• Join over 1.2 million students every month
  • Accelerate your learning by 29%
  • Unlimited access from just £6.99 per month
  1. 1
  2. 2
  3. 3
  4. 4
  5. 5
  6. 6
  7. 7
  8. 8
  9. 9
  10. 10
  11. 11
  12. 12

The impact of bombing during WWII

Extracts from this document...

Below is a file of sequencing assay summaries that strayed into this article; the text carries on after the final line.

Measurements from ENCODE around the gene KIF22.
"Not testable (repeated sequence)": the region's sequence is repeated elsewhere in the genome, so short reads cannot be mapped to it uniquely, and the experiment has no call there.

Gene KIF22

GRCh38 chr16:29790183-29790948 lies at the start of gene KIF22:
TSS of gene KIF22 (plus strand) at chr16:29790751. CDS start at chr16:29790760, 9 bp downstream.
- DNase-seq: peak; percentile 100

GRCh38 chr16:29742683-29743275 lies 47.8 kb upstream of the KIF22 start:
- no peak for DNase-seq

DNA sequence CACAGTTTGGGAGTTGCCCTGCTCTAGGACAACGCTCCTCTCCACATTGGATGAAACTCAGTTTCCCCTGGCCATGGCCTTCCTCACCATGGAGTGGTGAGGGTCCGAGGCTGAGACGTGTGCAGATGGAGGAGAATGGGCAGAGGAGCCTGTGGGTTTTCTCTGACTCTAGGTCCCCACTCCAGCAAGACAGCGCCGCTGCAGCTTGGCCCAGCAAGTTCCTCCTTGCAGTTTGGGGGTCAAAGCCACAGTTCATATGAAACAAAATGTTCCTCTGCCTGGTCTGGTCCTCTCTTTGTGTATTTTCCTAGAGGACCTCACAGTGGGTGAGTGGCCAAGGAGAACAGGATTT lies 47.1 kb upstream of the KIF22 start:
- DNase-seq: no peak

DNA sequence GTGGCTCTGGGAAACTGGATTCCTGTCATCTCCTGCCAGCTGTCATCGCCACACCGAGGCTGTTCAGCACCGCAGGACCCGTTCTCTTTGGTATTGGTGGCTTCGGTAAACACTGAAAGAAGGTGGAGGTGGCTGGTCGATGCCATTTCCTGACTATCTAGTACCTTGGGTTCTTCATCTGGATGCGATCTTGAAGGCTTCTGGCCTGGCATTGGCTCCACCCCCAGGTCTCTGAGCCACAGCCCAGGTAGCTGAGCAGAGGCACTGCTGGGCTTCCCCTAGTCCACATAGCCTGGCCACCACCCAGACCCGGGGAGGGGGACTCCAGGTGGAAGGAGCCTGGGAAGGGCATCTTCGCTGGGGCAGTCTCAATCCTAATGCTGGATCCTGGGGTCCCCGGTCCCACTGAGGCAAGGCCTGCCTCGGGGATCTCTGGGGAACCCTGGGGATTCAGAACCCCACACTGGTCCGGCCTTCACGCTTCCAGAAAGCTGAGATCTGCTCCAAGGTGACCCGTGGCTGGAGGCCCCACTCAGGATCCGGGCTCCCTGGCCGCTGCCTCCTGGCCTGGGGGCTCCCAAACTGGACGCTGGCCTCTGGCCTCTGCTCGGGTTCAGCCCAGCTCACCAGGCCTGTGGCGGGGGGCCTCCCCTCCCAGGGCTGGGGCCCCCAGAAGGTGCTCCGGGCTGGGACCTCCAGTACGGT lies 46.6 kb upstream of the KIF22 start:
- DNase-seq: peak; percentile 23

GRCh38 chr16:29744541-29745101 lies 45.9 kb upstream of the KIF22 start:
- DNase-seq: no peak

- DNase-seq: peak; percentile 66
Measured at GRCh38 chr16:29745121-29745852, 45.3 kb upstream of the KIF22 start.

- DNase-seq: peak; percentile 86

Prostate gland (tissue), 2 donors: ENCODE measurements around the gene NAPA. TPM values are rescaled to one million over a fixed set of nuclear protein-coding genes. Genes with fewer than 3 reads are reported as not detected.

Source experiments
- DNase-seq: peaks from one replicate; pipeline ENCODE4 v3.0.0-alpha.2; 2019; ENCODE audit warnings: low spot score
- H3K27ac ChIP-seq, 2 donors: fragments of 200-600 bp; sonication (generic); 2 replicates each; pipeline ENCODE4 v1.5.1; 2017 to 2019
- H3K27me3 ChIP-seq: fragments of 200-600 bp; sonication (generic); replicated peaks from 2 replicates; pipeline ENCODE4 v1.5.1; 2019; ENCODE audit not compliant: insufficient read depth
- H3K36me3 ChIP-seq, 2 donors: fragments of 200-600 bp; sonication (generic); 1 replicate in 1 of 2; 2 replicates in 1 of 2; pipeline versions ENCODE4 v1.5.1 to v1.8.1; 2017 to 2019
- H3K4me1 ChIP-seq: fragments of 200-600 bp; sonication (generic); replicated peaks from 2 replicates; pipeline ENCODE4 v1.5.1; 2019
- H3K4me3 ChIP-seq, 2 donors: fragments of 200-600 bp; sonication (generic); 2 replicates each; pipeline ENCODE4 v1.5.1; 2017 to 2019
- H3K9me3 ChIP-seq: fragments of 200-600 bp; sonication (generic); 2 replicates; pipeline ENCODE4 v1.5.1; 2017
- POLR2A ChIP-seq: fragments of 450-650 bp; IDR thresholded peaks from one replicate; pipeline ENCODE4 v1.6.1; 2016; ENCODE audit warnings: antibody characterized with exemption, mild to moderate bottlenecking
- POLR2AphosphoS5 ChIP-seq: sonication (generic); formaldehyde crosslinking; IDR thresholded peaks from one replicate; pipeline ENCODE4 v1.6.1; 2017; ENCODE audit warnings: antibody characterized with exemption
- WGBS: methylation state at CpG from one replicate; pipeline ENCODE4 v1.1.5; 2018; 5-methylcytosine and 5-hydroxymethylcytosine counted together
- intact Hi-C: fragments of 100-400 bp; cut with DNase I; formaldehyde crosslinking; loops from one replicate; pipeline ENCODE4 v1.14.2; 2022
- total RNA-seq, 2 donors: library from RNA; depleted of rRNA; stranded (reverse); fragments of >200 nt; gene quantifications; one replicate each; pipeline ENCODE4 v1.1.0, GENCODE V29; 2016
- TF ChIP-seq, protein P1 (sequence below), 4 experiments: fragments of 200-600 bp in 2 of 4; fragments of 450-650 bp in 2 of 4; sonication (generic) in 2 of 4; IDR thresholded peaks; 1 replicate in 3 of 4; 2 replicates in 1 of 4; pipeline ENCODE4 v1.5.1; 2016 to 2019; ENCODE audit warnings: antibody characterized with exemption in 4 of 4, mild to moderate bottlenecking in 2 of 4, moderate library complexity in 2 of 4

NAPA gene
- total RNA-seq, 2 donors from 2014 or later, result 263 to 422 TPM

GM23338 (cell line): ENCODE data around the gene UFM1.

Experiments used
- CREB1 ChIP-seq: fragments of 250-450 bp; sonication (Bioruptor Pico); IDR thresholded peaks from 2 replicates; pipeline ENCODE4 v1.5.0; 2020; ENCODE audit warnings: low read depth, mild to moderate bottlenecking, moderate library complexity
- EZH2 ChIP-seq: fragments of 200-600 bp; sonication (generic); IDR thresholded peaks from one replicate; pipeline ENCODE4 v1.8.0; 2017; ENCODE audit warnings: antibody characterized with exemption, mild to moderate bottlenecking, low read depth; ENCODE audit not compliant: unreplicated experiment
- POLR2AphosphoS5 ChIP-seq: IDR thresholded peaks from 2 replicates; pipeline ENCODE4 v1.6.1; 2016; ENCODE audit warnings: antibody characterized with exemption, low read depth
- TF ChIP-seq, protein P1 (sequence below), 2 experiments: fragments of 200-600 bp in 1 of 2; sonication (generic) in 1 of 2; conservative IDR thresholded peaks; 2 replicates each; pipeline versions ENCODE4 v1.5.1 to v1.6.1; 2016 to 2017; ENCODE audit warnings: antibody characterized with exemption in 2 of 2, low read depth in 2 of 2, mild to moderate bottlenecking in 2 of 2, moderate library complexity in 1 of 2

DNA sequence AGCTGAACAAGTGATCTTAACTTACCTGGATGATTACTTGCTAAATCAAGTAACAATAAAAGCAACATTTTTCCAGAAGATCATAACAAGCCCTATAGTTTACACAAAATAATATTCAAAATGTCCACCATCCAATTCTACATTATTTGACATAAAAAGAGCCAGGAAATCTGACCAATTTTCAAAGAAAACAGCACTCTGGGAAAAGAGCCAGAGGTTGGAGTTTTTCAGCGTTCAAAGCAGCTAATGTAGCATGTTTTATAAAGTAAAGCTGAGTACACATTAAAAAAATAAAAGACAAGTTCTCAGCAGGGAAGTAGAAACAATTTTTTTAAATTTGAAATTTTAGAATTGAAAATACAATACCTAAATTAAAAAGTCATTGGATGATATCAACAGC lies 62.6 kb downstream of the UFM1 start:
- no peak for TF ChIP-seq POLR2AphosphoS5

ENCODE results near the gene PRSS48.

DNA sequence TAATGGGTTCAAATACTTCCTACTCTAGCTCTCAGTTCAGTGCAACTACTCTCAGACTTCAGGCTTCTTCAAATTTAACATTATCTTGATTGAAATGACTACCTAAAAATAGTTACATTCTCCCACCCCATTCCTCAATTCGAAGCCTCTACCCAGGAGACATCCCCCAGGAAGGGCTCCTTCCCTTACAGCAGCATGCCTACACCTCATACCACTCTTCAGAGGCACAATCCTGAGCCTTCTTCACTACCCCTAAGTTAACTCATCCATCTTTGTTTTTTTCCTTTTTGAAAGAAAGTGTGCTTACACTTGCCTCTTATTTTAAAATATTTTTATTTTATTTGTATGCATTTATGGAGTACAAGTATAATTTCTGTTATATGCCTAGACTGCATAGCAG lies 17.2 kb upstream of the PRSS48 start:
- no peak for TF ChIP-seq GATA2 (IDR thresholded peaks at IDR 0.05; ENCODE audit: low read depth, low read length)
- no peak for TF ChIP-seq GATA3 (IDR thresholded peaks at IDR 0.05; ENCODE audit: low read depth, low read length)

"Of course, the air raids caused much suffering and hardship. In the long term, however, the raids strengthened national unity and reduced the differences between people. The people believed that by showing that they 'could take it'; they were on the way to winning the war. (A.J.P Taylor English History 1914-1945 1965) In your opinion, are the views expressed by A.J.P Taylor about the impact of bombing justified? To come to a suitable opinion on the accuracy of A.J.P's statement I will have to pick out the main points he makes about suffering and hardship, national unity, they can take it and the reduced differences between people, and compare his comments to other sources that both agree and disagree with him. During World War 2 cities particularly industrial centres including London, Birmingham, Bristol, Newcastle, Coventry, Liverpool, Swansea and many others were bombed from the air by the German special air force the Luftwaffe in air raids known as the Blitz. The bombing in 1940 was most intense in a period called the battle of Britain where the Germans decided to concentrate all their efforts in destroying British morale and our industry and military bases. Hitler intended to dissolve the positive outlook many Britons had stubbornly sustained and crumble the unity of the country in 'total war' by bringing the devastation and suffering of war to their doorsteps, making it their reality not just their comrades in battle. He hoped it would create chaos and lack of unity as panic and depression set in. The major cities were strategically targeted to manifest fear, disable the ordinary running of the country and the war effort, they used firebombs, flying bombs, carpet-bombing and the new targeting bombs; v1's and v2's to maximise the effect. To alleviate disruption and keep mortality rates and personal damage to a minimum Britons had to make sacrifices and abide by new government rules and restrictions. ...read more.